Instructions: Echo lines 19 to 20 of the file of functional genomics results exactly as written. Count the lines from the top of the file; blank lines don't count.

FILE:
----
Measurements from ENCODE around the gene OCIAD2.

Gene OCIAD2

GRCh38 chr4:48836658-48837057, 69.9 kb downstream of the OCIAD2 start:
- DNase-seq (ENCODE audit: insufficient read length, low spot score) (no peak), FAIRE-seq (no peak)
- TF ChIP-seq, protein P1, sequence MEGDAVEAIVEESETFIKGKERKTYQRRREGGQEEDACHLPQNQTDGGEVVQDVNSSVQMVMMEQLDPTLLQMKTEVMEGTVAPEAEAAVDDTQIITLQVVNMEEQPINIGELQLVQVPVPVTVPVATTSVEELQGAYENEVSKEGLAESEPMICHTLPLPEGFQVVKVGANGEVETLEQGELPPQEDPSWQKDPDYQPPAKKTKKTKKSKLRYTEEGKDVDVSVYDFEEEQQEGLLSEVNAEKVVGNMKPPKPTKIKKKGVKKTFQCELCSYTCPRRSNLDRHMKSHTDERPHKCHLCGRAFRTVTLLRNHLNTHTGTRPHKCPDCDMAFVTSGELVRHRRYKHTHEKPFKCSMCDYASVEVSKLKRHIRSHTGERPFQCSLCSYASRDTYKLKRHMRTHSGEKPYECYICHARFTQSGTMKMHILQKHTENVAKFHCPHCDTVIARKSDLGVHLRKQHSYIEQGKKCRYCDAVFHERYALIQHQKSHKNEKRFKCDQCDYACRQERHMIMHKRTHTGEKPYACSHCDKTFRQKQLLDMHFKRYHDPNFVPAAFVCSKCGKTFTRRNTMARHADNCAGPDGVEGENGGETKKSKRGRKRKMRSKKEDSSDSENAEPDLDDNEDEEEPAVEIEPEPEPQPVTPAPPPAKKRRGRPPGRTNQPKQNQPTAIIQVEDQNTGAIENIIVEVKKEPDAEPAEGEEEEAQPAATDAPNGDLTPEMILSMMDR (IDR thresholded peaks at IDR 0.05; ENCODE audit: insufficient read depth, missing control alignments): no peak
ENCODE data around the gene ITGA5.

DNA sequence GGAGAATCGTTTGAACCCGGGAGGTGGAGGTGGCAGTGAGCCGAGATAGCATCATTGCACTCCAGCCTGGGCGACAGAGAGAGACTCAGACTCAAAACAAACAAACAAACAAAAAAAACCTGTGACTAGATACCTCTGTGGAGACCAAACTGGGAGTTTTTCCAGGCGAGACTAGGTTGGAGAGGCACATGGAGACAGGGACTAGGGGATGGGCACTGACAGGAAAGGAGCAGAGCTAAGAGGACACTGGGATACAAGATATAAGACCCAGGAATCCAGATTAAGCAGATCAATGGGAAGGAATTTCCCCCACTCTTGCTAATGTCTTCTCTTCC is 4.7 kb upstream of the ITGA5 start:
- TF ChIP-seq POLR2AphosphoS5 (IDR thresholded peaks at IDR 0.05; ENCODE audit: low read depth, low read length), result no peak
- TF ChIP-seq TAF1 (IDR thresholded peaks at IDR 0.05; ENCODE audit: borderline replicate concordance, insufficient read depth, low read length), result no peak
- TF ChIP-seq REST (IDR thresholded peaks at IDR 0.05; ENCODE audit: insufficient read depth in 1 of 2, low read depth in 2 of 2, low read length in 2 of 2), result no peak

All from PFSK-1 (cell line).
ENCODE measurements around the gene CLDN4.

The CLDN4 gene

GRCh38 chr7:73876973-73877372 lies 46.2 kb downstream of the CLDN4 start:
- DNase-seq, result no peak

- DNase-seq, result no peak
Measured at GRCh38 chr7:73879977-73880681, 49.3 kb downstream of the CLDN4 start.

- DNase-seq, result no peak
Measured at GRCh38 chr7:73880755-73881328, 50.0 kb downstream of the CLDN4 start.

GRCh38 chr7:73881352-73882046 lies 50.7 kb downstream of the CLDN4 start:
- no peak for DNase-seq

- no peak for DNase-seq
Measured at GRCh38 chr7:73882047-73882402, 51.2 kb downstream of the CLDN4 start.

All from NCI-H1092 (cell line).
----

Measured at GRCh38 chr7:73880755-73881328, 50.0 kb downstream of the CLDN4 start.

GRCh38 chr7:73881352-73882046 lies 50.7 kb downstream of the CLDN4 start: